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CRAWFORDSVILLE, Ind. – Indiana is home to many interesting attractions, including a jail that rotates.

The Rotary Jail Museum in Crawfordsville was the first-of-its-kind in the country. It was built in 1881 and is now the only rotating jail left in the world.

“There were 18 of them, all in the Midwest,” said Brittany Turpin, executive director of the Montgomery County Cultural Foundation. “Of the 18 remaining, three still stand. The other 15 have been destroyed and this one is the only one that still rotates.”

The idea behind a rotating jail was to save money for Montgomery County.

“They thought with the idea that they jail might be inescapable, you wouldn’t have to have as much reason to believe that inmates could get out,” explained Turpin. “So, you wouldn’t have to have as many guards to watch the inmate. It kind of cut down on salary.”

“They brought this design to Crawfordsville because we were kind of a in a transitional stage, so the jail prior to this had been damaged,” Turpin said. “They decided to explore their options for humane ways of keeping inmates until they were able to see a judge.”

To rotate the cells today, you still have to use a hand-crank. It works like a Lazy Susan. The jail has eight wedged-shaped cells on two floors and only one door on each floor. The only way in or out was if the cell was lined up with the door.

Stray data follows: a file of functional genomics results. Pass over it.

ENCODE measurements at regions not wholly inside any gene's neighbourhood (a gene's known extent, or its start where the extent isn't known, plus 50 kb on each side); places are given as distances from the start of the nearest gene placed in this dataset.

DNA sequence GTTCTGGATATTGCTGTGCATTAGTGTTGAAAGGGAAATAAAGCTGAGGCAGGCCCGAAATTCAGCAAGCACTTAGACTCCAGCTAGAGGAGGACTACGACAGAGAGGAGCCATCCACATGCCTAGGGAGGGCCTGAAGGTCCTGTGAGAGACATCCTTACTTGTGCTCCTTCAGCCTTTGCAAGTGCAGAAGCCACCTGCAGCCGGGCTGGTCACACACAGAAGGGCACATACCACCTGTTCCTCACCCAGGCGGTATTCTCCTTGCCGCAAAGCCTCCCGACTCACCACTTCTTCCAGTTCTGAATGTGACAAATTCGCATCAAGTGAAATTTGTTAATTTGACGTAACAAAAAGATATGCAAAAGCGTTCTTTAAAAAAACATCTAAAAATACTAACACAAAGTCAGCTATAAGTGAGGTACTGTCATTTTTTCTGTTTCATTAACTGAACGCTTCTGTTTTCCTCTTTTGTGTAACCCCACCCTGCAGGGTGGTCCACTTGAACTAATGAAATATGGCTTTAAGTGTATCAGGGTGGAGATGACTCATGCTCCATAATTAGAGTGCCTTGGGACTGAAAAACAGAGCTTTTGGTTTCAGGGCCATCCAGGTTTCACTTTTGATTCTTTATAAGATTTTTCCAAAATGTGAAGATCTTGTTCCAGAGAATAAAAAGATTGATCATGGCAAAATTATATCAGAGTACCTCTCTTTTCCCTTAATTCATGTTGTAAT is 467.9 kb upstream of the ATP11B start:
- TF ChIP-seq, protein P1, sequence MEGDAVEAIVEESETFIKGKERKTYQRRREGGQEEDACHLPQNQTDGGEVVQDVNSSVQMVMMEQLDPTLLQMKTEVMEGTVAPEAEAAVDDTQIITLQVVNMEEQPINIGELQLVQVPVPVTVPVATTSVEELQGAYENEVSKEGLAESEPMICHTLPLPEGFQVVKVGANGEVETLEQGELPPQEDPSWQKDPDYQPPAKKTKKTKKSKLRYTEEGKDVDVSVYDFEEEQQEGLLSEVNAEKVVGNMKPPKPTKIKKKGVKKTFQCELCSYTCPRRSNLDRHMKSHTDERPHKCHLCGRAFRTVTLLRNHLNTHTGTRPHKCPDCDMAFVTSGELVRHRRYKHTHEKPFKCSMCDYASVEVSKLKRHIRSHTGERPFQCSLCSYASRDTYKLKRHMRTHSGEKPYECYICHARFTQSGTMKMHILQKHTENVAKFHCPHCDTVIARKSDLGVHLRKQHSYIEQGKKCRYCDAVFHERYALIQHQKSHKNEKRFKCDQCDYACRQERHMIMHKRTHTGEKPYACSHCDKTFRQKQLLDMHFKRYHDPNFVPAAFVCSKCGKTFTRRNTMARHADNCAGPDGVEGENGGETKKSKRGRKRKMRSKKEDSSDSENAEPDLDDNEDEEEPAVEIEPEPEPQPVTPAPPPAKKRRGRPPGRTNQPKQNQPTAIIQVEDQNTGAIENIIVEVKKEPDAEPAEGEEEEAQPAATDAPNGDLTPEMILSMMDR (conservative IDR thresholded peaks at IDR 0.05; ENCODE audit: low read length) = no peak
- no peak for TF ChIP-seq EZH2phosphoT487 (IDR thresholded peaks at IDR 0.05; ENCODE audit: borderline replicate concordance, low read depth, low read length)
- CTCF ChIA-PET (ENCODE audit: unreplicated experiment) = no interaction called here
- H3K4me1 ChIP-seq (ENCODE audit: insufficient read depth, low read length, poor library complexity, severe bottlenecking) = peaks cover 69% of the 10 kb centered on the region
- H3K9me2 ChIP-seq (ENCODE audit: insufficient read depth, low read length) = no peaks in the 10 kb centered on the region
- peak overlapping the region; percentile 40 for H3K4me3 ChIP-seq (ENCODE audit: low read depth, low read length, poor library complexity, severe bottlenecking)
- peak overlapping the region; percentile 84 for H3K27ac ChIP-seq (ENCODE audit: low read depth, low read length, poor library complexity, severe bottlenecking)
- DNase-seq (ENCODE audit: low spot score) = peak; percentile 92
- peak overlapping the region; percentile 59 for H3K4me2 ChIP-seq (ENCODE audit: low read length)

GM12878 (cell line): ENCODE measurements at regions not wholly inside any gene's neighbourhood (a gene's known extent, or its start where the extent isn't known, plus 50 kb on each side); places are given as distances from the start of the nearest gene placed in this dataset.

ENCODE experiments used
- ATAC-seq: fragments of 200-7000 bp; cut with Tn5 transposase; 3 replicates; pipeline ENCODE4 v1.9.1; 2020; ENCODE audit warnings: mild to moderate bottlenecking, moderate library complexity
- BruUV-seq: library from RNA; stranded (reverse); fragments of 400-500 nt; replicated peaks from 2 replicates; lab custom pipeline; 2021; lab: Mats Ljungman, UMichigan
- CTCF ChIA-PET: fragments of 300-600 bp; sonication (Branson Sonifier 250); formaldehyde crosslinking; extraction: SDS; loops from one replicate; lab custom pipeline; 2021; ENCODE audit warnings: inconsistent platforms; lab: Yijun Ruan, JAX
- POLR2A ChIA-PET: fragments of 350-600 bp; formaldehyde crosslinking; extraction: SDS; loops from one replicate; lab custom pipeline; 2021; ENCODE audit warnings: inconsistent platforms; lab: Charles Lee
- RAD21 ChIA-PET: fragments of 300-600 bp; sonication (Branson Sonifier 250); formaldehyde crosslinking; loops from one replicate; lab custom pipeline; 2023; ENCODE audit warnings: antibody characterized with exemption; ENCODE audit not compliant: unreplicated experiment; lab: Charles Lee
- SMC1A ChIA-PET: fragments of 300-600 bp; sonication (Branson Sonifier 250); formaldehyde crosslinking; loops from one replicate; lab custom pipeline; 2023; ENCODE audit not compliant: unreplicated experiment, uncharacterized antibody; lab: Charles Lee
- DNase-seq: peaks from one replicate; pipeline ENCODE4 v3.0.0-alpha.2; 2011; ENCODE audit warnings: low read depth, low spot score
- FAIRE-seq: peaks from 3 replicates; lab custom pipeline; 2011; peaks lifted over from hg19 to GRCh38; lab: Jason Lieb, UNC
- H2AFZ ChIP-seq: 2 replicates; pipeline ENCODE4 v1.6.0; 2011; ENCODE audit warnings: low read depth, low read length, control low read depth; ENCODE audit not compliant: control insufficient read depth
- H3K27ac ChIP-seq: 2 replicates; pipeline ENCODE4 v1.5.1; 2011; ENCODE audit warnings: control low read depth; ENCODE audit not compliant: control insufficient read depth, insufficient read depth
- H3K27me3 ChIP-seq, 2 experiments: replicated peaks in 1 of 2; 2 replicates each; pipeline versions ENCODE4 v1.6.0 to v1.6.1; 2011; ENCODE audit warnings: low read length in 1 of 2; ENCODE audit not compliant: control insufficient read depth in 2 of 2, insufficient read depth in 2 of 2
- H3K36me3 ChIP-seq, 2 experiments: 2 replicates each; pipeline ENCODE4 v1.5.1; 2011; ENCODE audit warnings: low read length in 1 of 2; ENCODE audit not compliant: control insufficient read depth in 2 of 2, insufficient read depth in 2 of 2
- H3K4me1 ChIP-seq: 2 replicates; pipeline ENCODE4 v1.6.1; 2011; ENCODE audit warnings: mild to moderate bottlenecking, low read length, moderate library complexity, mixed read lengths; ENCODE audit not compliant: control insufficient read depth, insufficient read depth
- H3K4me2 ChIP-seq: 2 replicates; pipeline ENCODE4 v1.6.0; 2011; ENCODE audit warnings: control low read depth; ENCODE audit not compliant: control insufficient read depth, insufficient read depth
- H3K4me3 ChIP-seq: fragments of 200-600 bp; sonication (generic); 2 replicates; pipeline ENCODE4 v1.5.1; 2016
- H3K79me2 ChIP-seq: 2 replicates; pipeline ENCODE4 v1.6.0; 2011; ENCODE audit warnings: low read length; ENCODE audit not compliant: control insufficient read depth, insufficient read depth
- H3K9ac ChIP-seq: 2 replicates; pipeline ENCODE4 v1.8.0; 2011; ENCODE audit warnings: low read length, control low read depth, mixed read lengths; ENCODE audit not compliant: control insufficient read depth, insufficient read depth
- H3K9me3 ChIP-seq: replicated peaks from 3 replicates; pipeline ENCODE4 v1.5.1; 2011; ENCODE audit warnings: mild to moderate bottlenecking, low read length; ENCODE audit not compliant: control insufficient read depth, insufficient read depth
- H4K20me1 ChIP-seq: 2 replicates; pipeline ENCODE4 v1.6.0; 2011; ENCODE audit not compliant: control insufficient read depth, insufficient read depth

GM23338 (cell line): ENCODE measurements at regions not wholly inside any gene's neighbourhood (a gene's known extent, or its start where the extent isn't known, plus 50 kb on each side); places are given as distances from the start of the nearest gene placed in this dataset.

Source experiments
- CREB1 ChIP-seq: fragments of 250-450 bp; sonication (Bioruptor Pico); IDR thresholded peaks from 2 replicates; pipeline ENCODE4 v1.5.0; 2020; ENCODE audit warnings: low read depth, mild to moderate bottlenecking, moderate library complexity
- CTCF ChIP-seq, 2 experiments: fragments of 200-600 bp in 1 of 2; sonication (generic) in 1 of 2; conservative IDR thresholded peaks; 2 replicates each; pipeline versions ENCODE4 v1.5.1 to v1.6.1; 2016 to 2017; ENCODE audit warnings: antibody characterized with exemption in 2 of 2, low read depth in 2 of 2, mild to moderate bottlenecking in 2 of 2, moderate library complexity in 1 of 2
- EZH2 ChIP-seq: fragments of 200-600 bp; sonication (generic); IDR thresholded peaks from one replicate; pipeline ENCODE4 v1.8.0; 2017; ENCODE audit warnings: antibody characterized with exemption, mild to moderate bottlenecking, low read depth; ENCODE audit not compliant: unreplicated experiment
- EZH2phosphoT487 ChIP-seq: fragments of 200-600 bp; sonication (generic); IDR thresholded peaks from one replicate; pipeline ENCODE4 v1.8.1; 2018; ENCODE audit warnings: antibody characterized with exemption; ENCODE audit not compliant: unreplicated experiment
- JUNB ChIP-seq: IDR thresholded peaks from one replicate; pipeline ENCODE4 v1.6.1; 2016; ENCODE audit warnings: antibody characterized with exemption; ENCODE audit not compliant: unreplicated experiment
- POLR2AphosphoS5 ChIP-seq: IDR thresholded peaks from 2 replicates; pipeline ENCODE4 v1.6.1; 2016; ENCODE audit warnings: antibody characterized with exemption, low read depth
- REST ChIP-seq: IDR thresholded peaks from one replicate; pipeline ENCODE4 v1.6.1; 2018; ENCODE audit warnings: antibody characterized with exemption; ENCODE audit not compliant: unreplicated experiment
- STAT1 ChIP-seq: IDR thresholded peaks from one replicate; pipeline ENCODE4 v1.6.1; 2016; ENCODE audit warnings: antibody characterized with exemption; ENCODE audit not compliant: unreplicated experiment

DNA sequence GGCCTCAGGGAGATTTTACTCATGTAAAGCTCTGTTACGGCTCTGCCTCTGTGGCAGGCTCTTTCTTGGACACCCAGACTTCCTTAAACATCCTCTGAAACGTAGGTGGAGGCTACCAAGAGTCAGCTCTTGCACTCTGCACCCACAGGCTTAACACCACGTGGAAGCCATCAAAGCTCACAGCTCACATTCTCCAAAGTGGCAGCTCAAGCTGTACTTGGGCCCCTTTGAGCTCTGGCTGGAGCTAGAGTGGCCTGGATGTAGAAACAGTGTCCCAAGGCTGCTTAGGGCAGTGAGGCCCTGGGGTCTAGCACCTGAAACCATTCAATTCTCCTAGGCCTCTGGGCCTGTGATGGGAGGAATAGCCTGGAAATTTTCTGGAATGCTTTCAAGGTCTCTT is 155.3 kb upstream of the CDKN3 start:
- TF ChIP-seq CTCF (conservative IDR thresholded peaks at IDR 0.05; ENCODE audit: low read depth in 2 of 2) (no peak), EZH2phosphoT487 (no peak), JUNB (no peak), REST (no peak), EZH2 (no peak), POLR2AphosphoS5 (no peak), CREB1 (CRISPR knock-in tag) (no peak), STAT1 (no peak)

“If there’s no opening, then the guards know you can’t get out,” said Turpin.

At one time, the jail could hold 37 inmates. It wasn’t used as a prison, so most inmates didn’t stay for more than two days. Back in the 1800s and early 1900s, people would sometimes get arrested on purpose for minor offenses so they could go to the rotary jail.

“The inmates here could get three hot meals, they could see a doctor, they could get their clothes washed, they could take a bath,” explained Turpin. “Depending on their circumstances just to come in and be able to see a doctor and get cleaned up.”

Along with the rotating jail, people can also learn the history of sheriffs that lived and worked in the building.

But there is some other interesting history to learn. The jail did have two executions, one in 1885 and another in 1886. The most infamous one was the execution of John Coffee.

“We really feel like in our historical research that he was wrongly convicted,” said Turpin. “He was illiterate, he was known for doing odd jobs around town, he was easily shaken, and we feel like he was a scapegoat for another crime.”

It took three attempts to execute Coffee.

“Typically, you would not be able to go without air for three minutes before passing away,” said Turpin. “It took nine minutes for his heart to stop beating and they waited a total of 12 before they cut him down.”

Ghost hunters and mediums have come from all over the world to see if they can connect with the spirit of Coffee, but the staff won’t necessarily admit it’s haunted.

In 1938, the jail stopped spinning because of safety concerns. Some inmates would stick their arms or legs out of the cell bars while the jail was rotating, causing some serious injuries.

It closed for good in 1973, after serving as Montgomery County’s jail for 91 years.

Now, it only spins for museum tours.

The Rotary Museum has been closed since March because of the coronavirus pandemic, but they do plan to open back up to visitors on June 19. They have precautions in place so you can see the spinning attraction while staying safe.